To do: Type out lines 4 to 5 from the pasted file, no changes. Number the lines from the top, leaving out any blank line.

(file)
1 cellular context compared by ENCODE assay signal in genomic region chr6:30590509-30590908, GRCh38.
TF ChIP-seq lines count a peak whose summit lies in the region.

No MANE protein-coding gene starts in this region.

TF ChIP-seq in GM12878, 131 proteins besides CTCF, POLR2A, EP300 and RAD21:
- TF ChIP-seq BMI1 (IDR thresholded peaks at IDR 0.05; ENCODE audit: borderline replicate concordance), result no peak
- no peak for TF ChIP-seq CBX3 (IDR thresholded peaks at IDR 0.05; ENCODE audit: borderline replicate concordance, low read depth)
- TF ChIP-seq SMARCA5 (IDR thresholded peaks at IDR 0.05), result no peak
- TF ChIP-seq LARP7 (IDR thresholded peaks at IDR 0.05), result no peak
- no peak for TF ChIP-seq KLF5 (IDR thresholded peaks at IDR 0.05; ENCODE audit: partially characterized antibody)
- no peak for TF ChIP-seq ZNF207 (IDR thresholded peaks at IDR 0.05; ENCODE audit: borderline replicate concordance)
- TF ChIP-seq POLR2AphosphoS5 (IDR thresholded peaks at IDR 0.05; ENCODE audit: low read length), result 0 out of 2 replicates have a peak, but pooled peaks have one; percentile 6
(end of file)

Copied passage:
TF ChIP-seq in GM12878, 131 proteins besides CTCF, POLR2A, EP300 and RAD21:
- TF ChIP-seq BMI1 (IDR thresholded peaks at IDR 0.05; ENCODE audit: borderline replicate concordance), result no peak